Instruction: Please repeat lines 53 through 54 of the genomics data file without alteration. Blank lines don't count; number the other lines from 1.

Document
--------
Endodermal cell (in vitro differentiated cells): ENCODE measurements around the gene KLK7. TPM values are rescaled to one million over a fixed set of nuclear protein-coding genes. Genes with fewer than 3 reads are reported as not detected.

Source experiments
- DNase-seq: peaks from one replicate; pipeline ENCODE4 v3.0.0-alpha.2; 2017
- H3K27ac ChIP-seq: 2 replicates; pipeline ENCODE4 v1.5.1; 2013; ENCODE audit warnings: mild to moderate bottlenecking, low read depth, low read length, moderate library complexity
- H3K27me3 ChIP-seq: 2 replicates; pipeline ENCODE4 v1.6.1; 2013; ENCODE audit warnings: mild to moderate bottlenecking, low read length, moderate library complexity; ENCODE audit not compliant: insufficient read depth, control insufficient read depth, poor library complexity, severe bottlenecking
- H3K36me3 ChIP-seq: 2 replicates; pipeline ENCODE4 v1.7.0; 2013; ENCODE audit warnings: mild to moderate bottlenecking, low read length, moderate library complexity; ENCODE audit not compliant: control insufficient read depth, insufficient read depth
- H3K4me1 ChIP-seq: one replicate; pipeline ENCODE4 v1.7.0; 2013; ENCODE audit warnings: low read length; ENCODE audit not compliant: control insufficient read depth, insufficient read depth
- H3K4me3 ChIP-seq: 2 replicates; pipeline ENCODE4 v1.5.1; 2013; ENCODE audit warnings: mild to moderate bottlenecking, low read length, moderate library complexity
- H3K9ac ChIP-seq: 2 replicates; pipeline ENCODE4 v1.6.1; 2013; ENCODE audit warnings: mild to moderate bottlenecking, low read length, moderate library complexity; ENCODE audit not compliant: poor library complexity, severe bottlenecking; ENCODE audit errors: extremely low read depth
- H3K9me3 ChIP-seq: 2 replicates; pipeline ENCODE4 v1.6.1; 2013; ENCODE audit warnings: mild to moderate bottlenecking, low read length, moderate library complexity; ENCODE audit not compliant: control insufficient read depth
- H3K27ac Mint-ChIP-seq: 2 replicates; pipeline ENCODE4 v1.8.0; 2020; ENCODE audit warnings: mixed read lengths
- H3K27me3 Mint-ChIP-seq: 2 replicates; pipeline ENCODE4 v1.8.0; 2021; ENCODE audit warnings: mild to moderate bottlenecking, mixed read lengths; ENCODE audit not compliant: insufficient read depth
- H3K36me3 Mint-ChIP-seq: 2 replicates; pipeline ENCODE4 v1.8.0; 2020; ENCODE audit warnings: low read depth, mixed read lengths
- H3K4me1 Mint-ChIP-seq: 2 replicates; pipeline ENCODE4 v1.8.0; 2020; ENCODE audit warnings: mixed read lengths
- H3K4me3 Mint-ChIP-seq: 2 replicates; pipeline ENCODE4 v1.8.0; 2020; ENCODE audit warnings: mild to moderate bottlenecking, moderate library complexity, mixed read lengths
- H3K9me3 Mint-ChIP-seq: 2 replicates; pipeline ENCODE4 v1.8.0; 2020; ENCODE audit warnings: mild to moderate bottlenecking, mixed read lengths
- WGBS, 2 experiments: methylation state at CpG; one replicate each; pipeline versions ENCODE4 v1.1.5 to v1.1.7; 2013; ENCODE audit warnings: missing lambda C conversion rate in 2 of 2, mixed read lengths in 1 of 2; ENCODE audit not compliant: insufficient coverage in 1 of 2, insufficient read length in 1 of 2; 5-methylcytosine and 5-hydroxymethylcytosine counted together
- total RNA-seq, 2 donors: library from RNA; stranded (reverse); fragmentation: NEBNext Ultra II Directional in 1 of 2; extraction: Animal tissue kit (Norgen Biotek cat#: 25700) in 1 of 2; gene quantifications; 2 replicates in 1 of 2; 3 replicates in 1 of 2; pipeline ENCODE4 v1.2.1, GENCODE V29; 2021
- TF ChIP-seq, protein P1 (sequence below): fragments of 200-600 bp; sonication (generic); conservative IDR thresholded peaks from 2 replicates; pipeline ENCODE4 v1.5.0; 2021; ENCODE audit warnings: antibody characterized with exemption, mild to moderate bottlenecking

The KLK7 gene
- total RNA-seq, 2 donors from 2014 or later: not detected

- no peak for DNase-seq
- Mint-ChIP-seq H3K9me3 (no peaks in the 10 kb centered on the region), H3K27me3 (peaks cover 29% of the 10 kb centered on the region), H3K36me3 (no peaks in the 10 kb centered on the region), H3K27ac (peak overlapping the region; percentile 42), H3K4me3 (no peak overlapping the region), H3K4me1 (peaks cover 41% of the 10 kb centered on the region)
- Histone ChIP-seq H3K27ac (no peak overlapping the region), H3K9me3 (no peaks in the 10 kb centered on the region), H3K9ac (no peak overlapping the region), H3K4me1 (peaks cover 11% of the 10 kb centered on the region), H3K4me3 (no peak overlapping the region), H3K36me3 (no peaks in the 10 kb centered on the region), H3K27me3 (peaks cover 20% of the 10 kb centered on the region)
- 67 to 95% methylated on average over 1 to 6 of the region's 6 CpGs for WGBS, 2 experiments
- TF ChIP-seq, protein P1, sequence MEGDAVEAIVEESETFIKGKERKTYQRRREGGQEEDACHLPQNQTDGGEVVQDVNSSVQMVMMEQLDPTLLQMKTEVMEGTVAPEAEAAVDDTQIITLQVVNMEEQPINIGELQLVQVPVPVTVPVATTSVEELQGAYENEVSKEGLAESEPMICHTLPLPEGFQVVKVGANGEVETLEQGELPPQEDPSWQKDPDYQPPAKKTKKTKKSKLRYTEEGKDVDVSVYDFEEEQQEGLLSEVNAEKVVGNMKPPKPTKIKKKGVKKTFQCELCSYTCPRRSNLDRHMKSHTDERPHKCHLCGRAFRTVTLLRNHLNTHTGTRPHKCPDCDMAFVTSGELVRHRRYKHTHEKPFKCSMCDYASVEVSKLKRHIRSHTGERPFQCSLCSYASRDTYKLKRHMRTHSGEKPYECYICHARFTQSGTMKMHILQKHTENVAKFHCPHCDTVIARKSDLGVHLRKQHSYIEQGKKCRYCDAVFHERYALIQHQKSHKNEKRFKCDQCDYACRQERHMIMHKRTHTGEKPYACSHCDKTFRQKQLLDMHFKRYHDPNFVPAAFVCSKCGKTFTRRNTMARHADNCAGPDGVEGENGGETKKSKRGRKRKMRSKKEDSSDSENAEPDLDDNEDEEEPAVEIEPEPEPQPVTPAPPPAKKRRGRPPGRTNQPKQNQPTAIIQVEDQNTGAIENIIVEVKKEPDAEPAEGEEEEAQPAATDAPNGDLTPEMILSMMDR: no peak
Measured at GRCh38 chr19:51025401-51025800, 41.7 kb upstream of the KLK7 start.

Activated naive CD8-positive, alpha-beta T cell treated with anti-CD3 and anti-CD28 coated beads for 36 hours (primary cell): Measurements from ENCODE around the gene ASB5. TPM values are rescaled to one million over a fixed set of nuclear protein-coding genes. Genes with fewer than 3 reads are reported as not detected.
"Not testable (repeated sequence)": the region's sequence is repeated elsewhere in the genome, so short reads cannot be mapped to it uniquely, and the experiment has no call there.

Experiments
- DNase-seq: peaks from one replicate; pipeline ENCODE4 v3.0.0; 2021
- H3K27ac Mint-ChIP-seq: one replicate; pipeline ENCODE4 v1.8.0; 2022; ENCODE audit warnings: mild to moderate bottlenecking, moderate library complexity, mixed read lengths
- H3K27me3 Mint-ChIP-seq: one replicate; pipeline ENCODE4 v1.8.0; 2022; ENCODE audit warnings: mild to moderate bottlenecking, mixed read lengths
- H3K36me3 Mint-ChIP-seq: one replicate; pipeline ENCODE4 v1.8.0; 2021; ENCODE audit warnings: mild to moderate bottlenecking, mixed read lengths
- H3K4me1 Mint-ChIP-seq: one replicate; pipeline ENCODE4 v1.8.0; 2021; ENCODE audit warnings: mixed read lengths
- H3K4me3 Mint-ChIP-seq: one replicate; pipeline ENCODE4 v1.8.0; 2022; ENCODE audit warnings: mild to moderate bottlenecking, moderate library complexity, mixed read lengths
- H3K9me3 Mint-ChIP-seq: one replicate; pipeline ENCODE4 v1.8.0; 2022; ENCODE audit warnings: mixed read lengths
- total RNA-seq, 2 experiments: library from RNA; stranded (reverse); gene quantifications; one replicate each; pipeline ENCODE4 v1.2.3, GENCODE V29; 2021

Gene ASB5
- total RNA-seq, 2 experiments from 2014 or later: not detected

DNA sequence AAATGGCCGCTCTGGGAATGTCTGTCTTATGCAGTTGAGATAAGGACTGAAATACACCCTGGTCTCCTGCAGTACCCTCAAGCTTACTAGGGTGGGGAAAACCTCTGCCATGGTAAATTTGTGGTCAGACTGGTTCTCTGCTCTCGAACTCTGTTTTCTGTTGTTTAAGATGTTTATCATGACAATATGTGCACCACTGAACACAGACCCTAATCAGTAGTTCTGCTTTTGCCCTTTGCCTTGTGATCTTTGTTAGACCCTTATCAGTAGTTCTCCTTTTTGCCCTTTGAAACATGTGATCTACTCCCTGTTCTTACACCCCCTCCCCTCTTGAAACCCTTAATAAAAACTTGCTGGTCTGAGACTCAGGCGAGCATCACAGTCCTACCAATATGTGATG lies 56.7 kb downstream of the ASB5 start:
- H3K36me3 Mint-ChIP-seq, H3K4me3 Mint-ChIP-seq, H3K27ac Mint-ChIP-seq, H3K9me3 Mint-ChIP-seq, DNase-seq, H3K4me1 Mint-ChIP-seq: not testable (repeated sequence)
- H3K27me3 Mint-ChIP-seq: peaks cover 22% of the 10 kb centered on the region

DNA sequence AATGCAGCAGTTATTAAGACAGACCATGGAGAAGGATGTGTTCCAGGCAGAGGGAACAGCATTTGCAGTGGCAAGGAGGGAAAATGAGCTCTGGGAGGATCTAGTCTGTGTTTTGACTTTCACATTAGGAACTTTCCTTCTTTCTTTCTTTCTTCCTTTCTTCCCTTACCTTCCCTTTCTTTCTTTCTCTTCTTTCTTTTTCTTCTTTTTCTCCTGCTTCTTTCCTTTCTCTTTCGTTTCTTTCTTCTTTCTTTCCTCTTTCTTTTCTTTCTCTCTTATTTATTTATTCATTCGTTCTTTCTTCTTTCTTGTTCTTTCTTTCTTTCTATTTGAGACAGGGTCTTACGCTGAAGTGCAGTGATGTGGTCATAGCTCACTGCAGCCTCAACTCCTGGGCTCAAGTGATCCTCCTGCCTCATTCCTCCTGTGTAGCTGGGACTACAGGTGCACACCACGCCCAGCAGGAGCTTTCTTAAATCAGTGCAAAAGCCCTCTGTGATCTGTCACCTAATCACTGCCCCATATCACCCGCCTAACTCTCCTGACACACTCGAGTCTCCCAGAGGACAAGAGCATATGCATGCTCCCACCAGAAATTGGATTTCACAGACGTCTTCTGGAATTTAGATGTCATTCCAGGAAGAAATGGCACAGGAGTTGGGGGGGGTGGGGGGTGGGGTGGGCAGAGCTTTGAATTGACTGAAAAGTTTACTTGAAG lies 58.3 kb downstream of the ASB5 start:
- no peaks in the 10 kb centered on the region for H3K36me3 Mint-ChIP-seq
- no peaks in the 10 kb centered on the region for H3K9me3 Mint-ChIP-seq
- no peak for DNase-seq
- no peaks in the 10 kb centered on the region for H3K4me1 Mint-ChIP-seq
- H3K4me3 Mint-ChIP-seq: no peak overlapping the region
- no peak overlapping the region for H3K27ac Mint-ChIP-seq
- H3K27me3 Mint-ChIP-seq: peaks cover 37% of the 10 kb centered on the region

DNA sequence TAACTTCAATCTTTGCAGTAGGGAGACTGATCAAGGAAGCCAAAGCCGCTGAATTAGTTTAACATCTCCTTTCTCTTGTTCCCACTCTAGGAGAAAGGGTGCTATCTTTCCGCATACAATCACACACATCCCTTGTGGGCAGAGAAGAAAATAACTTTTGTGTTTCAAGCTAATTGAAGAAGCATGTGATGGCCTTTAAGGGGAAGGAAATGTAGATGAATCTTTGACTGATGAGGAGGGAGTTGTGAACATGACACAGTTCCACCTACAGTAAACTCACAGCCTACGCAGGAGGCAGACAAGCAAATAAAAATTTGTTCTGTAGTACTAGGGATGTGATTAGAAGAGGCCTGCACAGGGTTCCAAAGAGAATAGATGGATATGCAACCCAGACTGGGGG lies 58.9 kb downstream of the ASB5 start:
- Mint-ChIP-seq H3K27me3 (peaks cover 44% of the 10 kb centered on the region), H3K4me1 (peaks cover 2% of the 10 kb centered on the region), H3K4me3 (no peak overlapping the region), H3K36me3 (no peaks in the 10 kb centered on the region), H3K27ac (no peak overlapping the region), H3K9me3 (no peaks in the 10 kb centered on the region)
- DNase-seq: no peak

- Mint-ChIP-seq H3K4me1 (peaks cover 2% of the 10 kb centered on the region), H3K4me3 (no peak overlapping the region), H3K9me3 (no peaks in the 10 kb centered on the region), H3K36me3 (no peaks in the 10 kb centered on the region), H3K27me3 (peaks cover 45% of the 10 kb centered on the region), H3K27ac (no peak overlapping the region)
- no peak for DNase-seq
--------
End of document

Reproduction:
- Mint-ChIP-seq H3K27me3 (peaks cover 44% of the 10 kb centered on the region), H3K4me1 (peaks cover 2% of the 10 kb centered on the region), H3K4me3 (no peak overlapping the region), H3K36me3 (no peaks in the 10 kb centered on the region), H3K27ac (no peak overlapping the region), H3K9me3 (no peaks in the 10 kb centered on the region)
- DNase-seq: no peak